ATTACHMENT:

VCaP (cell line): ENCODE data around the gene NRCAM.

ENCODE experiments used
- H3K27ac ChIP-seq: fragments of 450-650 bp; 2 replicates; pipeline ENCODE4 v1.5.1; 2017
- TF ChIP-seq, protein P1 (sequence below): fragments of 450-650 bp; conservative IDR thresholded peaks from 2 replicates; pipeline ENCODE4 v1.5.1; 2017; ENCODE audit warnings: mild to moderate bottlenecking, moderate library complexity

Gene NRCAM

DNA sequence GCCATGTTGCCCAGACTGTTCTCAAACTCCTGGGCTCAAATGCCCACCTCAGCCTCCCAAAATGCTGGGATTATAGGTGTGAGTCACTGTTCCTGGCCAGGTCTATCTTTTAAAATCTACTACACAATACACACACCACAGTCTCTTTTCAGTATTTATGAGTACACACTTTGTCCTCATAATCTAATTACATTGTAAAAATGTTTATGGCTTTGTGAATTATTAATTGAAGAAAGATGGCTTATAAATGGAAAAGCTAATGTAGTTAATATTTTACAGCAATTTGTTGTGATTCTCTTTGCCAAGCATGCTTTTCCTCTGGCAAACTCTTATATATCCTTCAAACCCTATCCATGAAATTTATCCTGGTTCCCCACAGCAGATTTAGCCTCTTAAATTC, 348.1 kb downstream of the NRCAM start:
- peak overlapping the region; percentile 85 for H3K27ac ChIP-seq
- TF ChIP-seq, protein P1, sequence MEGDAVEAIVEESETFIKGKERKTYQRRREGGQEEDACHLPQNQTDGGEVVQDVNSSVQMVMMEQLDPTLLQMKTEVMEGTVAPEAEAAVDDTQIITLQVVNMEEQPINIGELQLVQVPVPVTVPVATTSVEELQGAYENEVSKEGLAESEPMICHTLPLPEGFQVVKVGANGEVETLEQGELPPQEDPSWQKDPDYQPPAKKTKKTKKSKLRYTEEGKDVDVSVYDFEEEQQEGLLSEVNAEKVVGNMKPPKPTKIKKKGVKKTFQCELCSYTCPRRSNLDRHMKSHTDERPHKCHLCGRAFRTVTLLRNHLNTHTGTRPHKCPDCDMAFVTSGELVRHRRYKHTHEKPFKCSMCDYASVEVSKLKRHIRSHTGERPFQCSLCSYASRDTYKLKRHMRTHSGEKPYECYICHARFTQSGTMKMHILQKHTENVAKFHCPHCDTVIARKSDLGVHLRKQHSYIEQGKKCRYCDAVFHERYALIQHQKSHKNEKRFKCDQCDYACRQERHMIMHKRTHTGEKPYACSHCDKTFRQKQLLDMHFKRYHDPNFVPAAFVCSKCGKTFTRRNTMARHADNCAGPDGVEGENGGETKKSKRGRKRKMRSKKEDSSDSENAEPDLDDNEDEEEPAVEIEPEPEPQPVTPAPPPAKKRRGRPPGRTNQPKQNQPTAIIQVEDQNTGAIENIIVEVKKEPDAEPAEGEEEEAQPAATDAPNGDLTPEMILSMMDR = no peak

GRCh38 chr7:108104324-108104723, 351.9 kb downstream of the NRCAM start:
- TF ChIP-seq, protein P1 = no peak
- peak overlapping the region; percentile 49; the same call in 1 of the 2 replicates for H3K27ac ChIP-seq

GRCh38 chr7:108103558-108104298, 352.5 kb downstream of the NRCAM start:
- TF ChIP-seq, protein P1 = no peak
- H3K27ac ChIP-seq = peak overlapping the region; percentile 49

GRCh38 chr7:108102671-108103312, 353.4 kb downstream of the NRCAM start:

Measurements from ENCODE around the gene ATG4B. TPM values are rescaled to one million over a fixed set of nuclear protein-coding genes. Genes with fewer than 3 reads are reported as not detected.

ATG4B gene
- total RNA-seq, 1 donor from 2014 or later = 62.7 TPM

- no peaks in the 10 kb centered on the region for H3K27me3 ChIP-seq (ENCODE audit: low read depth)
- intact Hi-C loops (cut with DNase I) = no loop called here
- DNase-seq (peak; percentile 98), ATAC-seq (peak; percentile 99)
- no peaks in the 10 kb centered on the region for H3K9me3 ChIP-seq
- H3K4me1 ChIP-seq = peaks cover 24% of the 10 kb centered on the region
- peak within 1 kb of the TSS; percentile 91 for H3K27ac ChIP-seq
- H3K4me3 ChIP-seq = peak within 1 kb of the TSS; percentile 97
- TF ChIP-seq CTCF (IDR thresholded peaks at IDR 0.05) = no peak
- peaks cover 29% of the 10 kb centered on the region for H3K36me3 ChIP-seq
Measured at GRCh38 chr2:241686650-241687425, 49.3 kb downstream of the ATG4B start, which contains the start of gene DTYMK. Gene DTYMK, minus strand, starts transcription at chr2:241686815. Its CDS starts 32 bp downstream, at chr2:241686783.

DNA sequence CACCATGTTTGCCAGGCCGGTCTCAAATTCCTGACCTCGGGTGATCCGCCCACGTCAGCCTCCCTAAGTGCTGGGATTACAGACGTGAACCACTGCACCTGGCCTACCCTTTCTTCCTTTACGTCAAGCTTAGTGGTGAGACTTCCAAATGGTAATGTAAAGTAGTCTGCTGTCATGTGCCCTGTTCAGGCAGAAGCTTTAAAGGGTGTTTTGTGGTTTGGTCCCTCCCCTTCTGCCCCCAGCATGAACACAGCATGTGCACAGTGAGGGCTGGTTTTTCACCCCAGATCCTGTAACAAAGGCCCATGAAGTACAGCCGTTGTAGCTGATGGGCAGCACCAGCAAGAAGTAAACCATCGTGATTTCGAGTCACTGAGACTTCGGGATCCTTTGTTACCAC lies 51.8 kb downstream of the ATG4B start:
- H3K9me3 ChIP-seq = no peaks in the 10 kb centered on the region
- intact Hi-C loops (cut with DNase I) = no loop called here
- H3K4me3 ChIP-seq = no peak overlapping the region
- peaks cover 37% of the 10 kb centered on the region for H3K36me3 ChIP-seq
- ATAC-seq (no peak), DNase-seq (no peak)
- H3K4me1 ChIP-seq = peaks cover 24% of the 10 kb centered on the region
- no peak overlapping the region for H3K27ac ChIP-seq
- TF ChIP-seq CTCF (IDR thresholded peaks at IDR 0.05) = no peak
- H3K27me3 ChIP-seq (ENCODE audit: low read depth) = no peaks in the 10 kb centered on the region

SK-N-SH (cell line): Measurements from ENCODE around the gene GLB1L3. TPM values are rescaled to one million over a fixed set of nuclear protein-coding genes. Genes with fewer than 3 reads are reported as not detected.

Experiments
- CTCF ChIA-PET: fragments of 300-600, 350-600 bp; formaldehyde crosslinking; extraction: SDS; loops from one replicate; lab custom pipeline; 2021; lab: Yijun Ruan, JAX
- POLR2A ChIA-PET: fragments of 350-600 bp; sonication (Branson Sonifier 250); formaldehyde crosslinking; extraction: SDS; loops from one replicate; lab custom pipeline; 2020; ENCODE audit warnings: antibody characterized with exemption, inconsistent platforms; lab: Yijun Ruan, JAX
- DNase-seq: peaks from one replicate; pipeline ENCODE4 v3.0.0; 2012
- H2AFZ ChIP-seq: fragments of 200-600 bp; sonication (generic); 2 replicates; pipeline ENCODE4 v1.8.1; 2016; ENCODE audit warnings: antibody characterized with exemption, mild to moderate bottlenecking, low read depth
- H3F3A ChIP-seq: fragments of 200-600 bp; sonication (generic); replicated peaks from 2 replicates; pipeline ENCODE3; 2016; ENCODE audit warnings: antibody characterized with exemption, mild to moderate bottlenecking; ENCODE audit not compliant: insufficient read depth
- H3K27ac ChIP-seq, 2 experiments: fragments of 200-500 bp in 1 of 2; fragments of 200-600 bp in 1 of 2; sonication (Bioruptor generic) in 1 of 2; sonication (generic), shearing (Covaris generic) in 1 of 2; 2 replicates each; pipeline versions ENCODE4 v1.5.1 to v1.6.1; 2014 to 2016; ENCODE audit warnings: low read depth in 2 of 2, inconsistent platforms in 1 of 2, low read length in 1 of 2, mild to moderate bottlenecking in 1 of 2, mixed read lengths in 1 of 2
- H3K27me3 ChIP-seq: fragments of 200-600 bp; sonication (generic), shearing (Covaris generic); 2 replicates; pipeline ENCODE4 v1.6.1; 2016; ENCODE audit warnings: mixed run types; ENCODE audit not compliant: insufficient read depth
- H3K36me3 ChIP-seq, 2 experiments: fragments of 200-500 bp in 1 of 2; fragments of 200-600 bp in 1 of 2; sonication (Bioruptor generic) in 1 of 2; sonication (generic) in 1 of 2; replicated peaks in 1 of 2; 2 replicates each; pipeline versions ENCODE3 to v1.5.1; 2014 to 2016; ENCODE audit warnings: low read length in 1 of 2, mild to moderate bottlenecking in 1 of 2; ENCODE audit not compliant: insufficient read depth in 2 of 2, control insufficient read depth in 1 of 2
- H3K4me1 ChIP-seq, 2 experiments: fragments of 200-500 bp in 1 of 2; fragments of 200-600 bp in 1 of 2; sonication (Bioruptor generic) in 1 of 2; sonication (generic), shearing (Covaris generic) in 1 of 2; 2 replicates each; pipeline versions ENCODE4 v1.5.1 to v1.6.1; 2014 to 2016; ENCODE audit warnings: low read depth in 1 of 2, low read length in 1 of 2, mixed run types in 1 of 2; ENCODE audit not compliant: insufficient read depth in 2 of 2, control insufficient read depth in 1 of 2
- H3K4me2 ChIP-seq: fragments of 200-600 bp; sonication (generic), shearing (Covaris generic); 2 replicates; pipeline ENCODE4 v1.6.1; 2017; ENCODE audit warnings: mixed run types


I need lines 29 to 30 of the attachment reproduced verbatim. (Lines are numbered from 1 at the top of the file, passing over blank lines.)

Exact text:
DNA sequence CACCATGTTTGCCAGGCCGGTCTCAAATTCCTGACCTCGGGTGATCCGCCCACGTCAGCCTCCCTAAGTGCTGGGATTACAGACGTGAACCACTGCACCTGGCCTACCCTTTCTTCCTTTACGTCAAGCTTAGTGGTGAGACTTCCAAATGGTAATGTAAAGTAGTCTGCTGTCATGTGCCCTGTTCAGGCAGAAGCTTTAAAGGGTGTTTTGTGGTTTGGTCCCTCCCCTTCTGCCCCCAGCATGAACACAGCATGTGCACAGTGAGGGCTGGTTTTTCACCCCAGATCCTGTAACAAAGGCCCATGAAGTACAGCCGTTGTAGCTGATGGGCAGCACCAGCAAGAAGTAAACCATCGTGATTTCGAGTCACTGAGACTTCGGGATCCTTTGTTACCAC lies 51.8 kb downstream of the ATG4B start:
- H3K9me3 ChIP-seq = no peaks in the 10 kb centered on the region